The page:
Welcome to Evidence-Based HR

You make hundreds of decisions every day. Some are simple — where should you go for lunch? Others are a tad more complex — should you buy the flat you viewed at the weekend? 

It’s not a big deal if you make a mistake on your midday sandwich (the hoisin duck is always bad news), but the wrong house choice could be disastrous — negative equity; rising damp; knot weed in the garden. It doesn’t bear thinking about…

To avoid these problems you don’t just turn to the available evidence, you also make a judgement on its quality and reliability. You’re right to be wary of your Estate Agent’s valuation because he wants his commission. You want more than Uncle Barry tapping on the wall and saying ‘yeah, it smells a bit weird, but everything seems OK’. And you’re not going to spend hundreds of thousands of pounds because you love the sofa in the Living Room. 

You want rigour, so you might research all the 2-bed flat sales in the area over the past year and map that against projected rises from an independent source. You might hire a Chartered Surveyor to objectively evaluate the quality of the build and feel reassured that her company is legally accountable for the assessment. You might invite a trusted family member to view the property with critical eyes — 'just don't be lured in by the couch, Mum, it's a beauty!'

Management and HR decisions are not that different. We’re often looking for the same endpoint – an improvement in sustainable performance, productivity or well-being, but we could reach that outcome in many ways. Even if we decide to invest in one area, like leadership development, there are plenty of options that follow. Emotional Intelligence? 360 Degree Feedback? Coaching? How are we supposed to know what’s going to offer the best return on our investment? How are we supposed to separate the Estate Agent's advice from the Chartered Surveyor's? 

We asked our friends at not-for-profit, Science For Work for an answer that would go beyond platitudes and dodgy data.

Editor, Pietro Marenco responds...

Pietro Marenco, Editor of Science For Work

Pietro Marenco, Editor of Science For Work

Pietro Marenco:

Thanks James. The answer is the practice of making managerial decisions through a combination of critical thinking and the use of the best available evidence. We call it 'Evidence-Based Management' and its origins are in the field of medicine. It's spread to other disciplines like education, nursing, criminology and public policy, and it's our mission to bring the approach to leadership and HR.

We're here because so many major organisational decisions are based on ‘Uncle Barry’s advice': a mix of biased personal opinions and experiences, ‘best practices’, and the advice of industry gurus. As our friends Eric Barends, Denise Rousseau and Rob Briner from the Center for Evidence-Based Management once wrote: 

“The bottom line of this process is often bad decisions, poor outcomes for the organisation, along with a limited understanding of why things went wrong. As a result, billions of dollars are spent on management practices that are proven to be ineffective or even harmful to organisations, their members and their clients”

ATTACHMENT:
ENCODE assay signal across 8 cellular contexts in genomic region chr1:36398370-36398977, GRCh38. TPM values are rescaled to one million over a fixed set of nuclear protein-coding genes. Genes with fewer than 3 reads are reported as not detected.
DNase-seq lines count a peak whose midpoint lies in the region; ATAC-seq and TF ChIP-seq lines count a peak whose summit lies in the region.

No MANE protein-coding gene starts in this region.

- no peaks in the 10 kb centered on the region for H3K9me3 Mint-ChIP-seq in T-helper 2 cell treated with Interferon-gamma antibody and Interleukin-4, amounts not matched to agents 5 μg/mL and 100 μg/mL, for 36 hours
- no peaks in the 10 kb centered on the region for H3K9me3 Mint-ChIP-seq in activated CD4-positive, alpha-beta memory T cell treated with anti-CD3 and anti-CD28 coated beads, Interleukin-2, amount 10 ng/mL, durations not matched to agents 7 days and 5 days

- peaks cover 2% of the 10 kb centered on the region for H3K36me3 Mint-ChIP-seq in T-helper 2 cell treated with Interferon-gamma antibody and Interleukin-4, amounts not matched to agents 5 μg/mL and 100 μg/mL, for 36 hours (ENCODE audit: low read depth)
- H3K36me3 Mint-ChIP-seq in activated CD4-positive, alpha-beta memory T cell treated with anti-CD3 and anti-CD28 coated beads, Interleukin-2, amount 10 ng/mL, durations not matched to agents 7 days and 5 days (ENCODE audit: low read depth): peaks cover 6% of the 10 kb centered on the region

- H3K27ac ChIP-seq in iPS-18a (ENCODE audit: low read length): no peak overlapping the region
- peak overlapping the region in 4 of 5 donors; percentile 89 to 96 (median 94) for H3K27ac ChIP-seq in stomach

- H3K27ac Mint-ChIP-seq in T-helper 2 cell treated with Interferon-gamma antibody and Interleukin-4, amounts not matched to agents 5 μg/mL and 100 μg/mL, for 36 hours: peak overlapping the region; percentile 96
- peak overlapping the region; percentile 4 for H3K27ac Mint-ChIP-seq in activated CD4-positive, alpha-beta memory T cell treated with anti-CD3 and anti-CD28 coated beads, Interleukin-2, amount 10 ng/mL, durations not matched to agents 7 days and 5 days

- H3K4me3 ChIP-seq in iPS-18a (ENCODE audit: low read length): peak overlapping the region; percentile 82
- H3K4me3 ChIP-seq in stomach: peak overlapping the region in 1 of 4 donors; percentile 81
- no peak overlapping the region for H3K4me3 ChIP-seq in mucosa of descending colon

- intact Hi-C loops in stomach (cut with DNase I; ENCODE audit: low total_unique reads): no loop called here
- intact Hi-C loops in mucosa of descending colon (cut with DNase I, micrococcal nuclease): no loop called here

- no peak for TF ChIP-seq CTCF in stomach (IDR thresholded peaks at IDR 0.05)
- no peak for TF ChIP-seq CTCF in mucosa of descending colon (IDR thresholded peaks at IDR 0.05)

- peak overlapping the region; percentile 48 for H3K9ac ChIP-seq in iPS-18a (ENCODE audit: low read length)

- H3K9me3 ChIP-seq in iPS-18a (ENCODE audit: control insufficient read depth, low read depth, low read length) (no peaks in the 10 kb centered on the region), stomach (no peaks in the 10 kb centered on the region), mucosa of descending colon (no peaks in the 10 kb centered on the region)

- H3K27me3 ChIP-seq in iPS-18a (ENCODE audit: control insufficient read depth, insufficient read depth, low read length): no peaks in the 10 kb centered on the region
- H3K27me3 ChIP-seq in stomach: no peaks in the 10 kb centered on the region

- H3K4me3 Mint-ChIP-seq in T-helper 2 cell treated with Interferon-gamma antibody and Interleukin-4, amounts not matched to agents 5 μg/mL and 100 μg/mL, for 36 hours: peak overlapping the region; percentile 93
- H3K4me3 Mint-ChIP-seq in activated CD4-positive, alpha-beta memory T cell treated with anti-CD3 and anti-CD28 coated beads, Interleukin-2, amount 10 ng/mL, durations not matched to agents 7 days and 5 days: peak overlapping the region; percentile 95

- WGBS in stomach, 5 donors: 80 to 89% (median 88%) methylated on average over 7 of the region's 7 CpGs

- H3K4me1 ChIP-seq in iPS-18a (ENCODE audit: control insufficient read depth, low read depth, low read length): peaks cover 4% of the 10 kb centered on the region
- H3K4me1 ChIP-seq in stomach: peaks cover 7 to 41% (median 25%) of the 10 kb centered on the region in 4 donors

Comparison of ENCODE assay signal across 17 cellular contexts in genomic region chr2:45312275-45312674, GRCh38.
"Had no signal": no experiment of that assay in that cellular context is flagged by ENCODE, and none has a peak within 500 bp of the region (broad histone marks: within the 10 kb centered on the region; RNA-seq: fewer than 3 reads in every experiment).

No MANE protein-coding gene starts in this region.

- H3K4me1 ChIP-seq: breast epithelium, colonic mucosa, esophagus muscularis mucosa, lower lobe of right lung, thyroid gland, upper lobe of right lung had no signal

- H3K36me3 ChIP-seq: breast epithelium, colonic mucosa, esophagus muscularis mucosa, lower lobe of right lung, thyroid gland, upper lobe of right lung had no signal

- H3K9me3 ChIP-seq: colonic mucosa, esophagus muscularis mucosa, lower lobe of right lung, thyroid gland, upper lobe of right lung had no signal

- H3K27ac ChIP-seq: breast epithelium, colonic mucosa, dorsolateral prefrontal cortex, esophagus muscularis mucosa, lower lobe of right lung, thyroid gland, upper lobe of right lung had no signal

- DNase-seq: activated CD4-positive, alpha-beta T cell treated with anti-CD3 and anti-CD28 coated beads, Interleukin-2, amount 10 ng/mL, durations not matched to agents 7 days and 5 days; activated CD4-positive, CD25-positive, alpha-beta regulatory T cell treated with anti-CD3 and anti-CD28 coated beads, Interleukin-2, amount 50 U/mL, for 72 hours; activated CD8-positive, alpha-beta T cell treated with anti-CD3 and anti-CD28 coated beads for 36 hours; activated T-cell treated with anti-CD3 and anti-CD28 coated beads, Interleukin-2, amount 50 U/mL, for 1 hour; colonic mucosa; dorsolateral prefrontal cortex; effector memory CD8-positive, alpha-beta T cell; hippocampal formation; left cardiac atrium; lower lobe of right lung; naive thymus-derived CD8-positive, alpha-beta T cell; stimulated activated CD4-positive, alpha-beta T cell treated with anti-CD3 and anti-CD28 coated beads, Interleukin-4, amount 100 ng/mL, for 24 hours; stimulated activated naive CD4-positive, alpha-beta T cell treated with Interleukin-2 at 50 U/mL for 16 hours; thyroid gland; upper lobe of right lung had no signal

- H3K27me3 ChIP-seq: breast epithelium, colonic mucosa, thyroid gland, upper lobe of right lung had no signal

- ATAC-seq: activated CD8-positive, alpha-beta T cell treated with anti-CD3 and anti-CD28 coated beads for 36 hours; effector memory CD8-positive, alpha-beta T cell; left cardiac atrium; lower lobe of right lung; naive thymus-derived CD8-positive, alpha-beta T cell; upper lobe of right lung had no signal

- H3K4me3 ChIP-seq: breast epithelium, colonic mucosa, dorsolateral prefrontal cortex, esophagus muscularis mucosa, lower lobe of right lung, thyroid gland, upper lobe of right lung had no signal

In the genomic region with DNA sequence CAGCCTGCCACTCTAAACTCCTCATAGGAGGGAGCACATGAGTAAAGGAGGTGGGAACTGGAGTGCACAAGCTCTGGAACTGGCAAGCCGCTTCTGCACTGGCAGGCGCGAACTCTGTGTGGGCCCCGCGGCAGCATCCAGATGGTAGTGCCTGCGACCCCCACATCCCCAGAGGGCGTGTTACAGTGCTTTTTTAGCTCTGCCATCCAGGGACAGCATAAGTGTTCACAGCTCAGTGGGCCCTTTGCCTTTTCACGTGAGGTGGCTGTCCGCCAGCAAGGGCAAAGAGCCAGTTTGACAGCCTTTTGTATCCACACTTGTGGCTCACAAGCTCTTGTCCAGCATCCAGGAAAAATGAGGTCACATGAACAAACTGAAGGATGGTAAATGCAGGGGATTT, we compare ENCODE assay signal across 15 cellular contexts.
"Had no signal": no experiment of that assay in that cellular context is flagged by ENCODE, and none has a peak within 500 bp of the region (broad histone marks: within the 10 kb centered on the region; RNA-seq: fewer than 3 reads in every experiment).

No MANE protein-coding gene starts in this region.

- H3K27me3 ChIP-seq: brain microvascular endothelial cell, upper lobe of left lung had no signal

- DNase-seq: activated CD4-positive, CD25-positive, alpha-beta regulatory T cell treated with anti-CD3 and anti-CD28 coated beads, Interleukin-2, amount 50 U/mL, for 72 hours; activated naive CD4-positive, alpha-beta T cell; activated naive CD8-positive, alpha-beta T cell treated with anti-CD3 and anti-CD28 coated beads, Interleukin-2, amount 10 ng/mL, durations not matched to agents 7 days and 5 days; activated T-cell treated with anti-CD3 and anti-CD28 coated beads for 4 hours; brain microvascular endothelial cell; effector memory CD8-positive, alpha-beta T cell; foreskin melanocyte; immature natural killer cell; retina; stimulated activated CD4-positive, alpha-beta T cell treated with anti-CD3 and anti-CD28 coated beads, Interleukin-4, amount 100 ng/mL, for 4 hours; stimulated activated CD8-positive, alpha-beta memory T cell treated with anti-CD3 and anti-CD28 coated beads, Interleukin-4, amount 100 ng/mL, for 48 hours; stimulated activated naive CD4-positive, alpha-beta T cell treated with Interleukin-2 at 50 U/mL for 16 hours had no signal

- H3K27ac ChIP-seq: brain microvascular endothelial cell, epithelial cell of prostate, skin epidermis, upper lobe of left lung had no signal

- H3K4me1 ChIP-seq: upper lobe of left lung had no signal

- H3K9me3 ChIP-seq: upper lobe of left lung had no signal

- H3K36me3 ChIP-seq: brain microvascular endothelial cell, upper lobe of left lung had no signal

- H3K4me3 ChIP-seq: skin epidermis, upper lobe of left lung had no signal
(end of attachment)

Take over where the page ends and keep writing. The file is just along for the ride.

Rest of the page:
What does an evidence-based practitioner do differently? 

6 steps.png

An evidence-based practitioner knows how to find the ‘best available’ evidence and knows how to evaluate this information. Recently the Chartered Institute of Personnel and Development published a positioning paper in collaboration with the Center for Evidence-Based Management, that describes the six steps that evidence-based practitioners follow. You can find a quick guide on the left. 


Many of us will follow these stages intuitively, but it’s the ‘systematic’ approach that we want to promote. Let’s look at just one element – the four sources of evidence that should be considered before a major management decision:

98af9bfa-19bf-4f88-9f44-952b57deb8fb (1).png

This is where we want to provide value to the HR and leadership community - we know that scientific literature is often the least accessible of the four; it's hard to find and hard to read. But if the best scientists in the world have studied the problem you're trying to solve, wouldn’t you like to know what they've discovered? Us too! 

  • So we identify and select the evidence we consider most relevant across a range of management disciplines. 
  • We critically evaluate its trustworthiness – to give you only the highest quality information.
  • We summarise the findings and implications for your practice in plain English. 

Becoming an evidence-based practitioner doesn’t happen overnight but we want to make it a little easier. We’re also fiercely independent, so you can be sure we’ve approached our summaries without commercial conflict. 

You can explore our work at Science For Work. It's open to all. 

Well, there you go. Pietro and the team at Science For Work provide this free resource on a volunteer basis because they’re passionate about the difference that behavioural science can bring to the workplace. It's a pleasure to have them feature in our first guest blog.

I’ll leave you with this thought on the popular topic of the 'future of work'... wherever we go - from robot leadership to virtual work-space — if we aren't able to distinguish good practice from bad, we’ll always be stuck in the past.